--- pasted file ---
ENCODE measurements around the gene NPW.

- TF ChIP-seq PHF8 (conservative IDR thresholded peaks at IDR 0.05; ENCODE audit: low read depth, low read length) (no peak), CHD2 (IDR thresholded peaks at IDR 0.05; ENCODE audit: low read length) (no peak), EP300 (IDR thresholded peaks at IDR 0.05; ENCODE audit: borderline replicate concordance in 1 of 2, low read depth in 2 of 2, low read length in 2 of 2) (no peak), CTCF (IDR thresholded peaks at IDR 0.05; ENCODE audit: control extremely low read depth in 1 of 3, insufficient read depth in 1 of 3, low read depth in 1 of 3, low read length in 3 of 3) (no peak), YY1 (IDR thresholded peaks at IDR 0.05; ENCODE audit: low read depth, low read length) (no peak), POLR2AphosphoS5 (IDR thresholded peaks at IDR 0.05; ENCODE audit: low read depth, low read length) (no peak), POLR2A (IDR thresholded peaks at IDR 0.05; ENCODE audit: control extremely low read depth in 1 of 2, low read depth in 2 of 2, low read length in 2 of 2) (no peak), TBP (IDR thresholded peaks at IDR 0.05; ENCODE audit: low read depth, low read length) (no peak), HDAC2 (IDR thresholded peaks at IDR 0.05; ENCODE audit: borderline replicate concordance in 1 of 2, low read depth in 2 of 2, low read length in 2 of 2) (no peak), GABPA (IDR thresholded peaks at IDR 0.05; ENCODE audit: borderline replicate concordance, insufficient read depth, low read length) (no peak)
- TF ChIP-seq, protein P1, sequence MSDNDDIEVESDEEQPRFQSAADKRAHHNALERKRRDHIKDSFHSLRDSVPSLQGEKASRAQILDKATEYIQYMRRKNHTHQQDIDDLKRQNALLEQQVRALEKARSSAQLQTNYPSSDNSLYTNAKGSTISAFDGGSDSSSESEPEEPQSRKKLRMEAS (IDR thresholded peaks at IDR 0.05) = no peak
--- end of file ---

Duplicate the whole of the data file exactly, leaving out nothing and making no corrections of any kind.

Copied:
ENCODE measurements around the gene NPW.

- TF ChIP-seq PHF8 (conservative IDR thresholded peaks at IDR 0.05; ENCODE audit: low read depth, low read length) (no peak), CHD2 (IDR thresholded peaks at IDR 0.05; ENCODE audit: low read length) (no peak), EP300 (IDR thresholded peaks at IDR 0.05; ENCODE audit: borderline replicate concordance in 1 of 2, low read depth in 2 of 2, low read length in 2 of 2) (no peak), CTCF (IDR thresholded peaks at IDR 0.05; ENCODE audit: control extremely low read depth in 1 of 3, insufficient read depth in 1 of 3, low read depth in 1 of 3, low read length in 3 of 3) (no peak), YY1 (IDR thresholded peaks at IDR 0.05; ENCODE audit: low read depth, low read length) (no peak), POLR2AphosphoS5 (IDR thresholded peaks at IDR 0.05; ENCODE audit: low read depth, low read length) (no peak), POLR2A (IDR thresholded peaks at IDR 0.05; ENCODE audit: control extremely low read depth in 1 of 2, low read depth in 2 of 2, low read length in 2 of 2) (no peak), TBP (IDR thresholded peaks at IDR 0.05; ENCODE audit: low read depth, low read length) (no peak), HDAC2 (IDR thresholded peaks at IDR 0.05; ENCODE audit: borderline replicate concordance in 1 of 2, low read depth in 2 of 2, low read length in 2 of 2) (no peak), GABPA (IDR thresholded peaks at IDR 0.05; ENCODE audit: borderline replicate concordance, insufficient read depth, low read length) (no peak)
- TF ChIP-seq, protein P1, sequence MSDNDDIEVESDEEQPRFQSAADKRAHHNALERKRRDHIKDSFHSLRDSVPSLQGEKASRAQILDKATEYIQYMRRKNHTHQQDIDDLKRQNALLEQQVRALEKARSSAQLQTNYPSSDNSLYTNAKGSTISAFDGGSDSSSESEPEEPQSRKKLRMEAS (IDR thresholded peaks at IDR 0.05) = no peak